Energy Mix: Converging Energy Sources to Meet Long-term Societal Requirements

In order to support our modern society in an ever-growing global population, energy supplies must converge to meet that growing demand.

This article is intended neither to pound a pulpit nor to suggest “transition” – which is now often misconstrued to mean phase out and replace – but to present about combined contributions and diversification of sources.

Thriving societies usually do so because they are able to harness readily available and economically viable energy. For instance, research and development advancements in wind, tidal, solar, nuclear and geothermal generation would not be possible without the economic benefits provided by the strong scientific ingenuity stemming from decades of R&D in the oil and gas sector in the United States and other countries.

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In order to support our modern society in an ever-growing global population, energy supplies must converge to meet that growing demand.

This article is intended neither to pound a pulpit nor to suggest “transition” – which is now often misconstrued to mean phase out and replace – but to present about combined contributions and diversification of sources.

Thriving societies usually do so because they are able to harness readily available and economically viable energy. For instance, research and development advancements in wind, tidal, solar, nuclear and geothermal generation would not be possible without the economic benefits provided by the strong scientific ingenuity stemming from decades of R&D in the oil and gas sector in the United States and other countries.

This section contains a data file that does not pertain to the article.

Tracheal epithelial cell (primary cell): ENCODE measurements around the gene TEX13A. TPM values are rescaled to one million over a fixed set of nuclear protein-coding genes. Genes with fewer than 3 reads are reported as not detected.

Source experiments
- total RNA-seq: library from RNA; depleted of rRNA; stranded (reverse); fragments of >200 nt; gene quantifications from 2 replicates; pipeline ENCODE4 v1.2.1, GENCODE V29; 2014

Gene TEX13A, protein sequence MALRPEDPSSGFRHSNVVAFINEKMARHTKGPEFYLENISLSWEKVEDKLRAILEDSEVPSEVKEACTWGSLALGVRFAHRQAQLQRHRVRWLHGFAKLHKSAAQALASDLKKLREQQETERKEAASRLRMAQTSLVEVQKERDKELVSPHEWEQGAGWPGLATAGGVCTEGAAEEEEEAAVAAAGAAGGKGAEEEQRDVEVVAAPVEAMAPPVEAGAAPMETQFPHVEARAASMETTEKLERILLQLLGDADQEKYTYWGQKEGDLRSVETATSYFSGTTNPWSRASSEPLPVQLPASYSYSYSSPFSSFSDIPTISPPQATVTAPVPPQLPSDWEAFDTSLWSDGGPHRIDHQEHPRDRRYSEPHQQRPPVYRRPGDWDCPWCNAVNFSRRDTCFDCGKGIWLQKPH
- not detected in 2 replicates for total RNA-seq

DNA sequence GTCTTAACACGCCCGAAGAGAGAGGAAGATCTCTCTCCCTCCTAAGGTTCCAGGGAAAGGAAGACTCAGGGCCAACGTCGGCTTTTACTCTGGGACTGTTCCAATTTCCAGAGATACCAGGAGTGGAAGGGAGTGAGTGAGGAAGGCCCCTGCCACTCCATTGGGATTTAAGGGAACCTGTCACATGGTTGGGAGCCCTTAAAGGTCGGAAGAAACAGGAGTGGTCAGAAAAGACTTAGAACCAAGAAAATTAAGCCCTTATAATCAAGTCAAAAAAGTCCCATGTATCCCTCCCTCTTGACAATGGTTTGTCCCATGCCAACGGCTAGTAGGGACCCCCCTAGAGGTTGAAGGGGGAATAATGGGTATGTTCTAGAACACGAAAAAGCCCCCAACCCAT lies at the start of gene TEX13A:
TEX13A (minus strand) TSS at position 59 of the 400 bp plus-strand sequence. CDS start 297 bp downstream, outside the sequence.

The graph included here, from the energy industry research and analysis firm Enerdata, shows the breakdown of energy mix between 1990 and 2018.

What I find notable is that an acceleration in energy consumption in 2018 (2.3 percent) was driven by high growth in electricity and gas demand. Also noteworthy is the sizable slice in the biomass and coal categories as shown on the ring diagram on the right-hand side of the graph.

According to Enerdata, rising demand in China has made it the world’s largest energy consumer since 2009. Consuming 3,164 millions of tonnes of oil equivalent in 2018, up 3.7 percent, they are followed by the United States with 2,258 Mtoe, up 3.5 percent. Overall, the European Union showed a minor drop of 1 percent, with Germany leading the charge at a 3.5 percent decrease in power consumption, (no pun intended).

Personally, seeing a graph like this raises a flag. We will not reduce energy usage in a thriving modern world where other nations also (and rightfully) wish to improve their lot. We can only supplement the requirements by making a concerted effort to converge and harness all ingeniously devised and socio-economically accessible sources.

Where can the AAPG and Division of Environmental Geosciences fit in all of this?

Well, for starters it looks like the electric vehicle industry has a game plan to be at the table with internal combustion-powered vehicles. Ford’s announcement of the Mustang Mach-E contender indicates that more affordable competition is on the horizon for Tesla and others. That points to a need for significant dependable domestic supply of key elements necessary for battery storage advancements in North American. It further suggests that an additional amount of manufacturing-related C02 emissions are on the horizon.

We as the DEG have already indicated that carbon capture, utilization and storage is a subject matter target for the Division. I would further venture to say that the idea of convergence can also be applied to working with other AAPG divisions such as the Energy Minerals Division, for example, in order to use the intellectual capacity of young and old professionals to find better or additional sources of all that will be required to continue to fuel the overall energy mix that an ever-growing global population within a vibrant modern society needs.

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